1981 1.6 actually its an after market turbo.the problem is its using oil like crazy. it still runs really good just burning a lot of oil.im wandering if it is the turbocharger burning it .Could I plug the oil & water lines to the turbo and run it around to see if it stops?
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if this a diesel engine with a controlled shut down after turning the key off, there is no need to extend the idle period as 3 minutes is ample time to allow the turbo to slow down and cool down
understanding how a turbo works is the key to the answer as the turbo is already cooling down and slowing down as you are coming to a stop and the extra 3 minutes is a safety period to complete that process
If you are concerned about a turbo failing then there is an accumulator that can be purchased after market that is fitted to the oil circuit of the turbo
It has a bladder in a case and oil pressure pressurizes that bladder so that when the engine is stopped , that oil is pushed back through the turbo bearings It can be fitted to any turbo engines
it is particularly useful for engines that are subject to stall conditions such as 4wd that are operating in conditions where clutch operations causes the engine to stall
however to answer your question , there may be a small adjustment in the side of the timer box or in the box that can be reset to longer time
however long idling of an engine is not good for the wear factor of the engine
oil in the turbo to manifold section is indication of a failing turbo
To understand turbo operation , they do not have bushes or bearings that are a close fit on the shaft but have a floating bush that is dragged around by the friction of the oil ( turbos spin at up to 150.000 rpms under full power ) so the effect is that the differential speed of shaft to housing is halved by the bush rotating
unfortunately , what destroys turbos is , when the engine stops with the turbo shaft still spinning and very hot , the shaft touches the bush and the oil seal fails allowing oil into the inlet side of the system and out the exhaust side as well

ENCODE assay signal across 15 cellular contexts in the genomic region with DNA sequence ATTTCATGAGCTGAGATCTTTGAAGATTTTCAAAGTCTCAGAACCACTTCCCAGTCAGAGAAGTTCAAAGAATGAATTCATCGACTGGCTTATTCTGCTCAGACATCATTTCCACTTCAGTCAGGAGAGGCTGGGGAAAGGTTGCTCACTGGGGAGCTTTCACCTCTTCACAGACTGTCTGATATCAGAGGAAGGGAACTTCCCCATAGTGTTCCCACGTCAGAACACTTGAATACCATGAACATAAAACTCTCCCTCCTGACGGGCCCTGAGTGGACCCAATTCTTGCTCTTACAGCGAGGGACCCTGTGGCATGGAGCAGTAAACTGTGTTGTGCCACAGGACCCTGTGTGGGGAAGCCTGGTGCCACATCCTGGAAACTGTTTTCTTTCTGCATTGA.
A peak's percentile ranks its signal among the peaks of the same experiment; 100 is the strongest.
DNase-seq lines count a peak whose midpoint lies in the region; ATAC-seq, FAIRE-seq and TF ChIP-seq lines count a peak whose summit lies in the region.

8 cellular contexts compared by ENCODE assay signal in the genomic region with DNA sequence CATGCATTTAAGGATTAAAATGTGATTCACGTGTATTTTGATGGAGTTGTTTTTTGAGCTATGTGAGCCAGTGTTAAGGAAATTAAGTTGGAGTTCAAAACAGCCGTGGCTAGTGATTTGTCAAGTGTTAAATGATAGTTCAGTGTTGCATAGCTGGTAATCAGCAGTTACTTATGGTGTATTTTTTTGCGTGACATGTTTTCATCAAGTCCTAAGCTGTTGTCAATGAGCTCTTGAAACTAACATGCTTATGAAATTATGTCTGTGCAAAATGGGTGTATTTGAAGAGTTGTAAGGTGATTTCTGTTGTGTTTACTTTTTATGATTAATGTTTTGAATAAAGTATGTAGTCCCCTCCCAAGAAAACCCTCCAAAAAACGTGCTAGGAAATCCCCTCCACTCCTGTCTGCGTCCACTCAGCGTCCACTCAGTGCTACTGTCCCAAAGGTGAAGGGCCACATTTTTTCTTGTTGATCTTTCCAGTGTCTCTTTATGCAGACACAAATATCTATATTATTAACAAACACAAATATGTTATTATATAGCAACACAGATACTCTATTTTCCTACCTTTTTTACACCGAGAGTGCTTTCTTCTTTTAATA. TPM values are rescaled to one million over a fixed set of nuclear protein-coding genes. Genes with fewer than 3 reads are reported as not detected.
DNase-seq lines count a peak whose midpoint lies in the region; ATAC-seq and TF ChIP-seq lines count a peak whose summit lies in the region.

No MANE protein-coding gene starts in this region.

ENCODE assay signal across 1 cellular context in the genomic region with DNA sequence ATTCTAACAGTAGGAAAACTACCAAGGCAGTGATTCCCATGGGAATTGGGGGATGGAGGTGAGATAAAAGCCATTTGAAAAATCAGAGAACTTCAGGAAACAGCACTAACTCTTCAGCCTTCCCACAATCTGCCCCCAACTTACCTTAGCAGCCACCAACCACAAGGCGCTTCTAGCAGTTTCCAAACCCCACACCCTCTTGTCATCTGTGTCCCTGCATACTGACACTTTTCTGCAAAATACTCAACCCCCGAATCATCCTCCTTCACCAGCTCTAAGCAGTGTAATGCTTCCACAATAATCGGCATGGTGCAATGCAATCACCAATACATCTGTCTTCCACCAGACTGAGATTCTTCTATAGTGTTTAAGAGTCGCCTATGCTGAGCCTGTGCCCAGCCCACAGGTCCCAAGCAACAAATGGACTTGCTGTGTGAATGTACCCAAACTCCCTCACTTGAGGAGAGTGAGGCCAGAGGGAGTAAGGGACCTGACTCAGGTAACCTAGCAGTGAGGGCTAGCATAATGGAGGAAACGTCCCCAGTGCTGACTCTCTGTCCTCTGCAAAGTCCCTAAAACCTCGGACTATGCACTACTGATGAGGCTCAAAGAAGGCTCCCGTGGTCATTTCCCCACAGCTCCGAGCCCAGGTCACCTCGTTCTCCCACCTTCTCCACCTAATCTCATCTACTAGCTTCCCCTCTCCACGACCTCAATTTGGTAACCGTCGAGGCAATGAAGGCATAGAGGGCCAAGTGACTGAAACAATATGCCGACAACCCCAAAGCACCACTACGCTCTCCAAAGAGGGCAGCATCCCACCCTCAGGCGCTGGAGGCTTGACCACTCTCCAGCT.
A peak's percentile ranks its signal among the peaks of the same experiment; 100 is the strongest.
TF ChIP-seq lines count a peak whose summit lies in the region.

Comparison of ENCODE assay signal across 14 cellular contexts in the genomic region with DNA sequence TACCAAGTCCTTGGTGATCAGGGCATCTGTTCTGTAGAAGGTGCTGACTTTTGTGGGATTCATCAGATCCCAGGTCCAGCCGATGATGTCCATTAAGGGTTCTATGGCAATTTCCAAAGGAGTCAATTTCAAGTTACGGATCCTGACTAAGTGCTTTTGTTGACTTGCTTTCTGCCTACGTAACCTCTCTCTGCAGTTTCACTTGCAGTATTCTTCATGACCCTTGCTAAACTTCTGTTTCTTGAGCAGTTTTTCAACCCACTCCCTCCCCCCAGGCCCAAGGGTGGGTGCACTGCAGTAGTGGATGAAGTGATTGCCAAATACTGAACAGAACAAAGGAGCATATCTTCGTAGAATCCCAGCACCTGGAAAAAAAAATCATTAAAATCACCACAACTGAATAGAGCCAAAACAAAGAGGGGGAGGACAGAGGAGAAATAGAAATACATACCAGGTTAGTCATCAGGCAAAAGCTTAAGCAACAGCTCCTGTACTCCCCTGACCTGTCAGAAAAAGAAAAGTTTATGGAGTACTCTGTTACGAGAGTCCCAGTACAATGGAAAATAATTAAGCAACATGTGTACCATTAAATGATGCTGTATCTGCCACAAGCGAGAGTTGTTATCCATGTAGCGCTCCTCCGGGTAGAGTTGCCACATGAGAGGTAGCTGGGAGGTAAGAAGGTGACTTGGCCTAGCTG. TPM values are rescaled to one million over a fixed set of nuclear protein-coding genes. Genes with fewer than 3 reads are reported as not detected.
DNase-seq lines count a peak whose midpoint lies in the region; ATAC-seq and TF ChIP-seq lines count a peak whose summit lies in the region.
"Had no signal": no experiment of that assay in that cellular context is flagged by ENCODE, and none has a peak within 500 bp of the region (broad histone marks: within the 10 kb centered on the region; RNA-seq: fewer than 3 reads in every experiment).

If the mechanic has recommended that the turbo be replaced , I would say from what you write that it is a fair assessment of the problem
as to the rest , you can get that information from a service center that has experience on the make
It has to be a diesel oil 20w 40 grade depending on work conditions and atmospheric temperature
oil filter should have a nonreturn valve in the filter,- air filter should be replaced --not washed
there are many good brands on the market so it amounts to personal preference
One thing I always recommend to customers is to spend a bit of cash and install an oil accumulator for the turbo and a delay switch to switch off
the accumulator becomes pressurized with oil when the engine is running and if the engine stalls or is shut down quickly, that stored oil pressure still feeds oil to the spinning turbo for up to 3 minutes , which is enough time for the shaft to slow down
There is the possibility,the turbo was going out and the previous owner had thicker oil with oil treatment additive in the engine,hiding the turbo seal problem.Did your service include an oil and filter change? Your new regular (proper viscosity) oil may now be showing the leaky turbo seal.Did you have a oil change done at your service?Once you have the seal/turbo rebuilt,may sure to always idle the engine a minute before shut off after fast driving.This will increase the life of the turbo seals.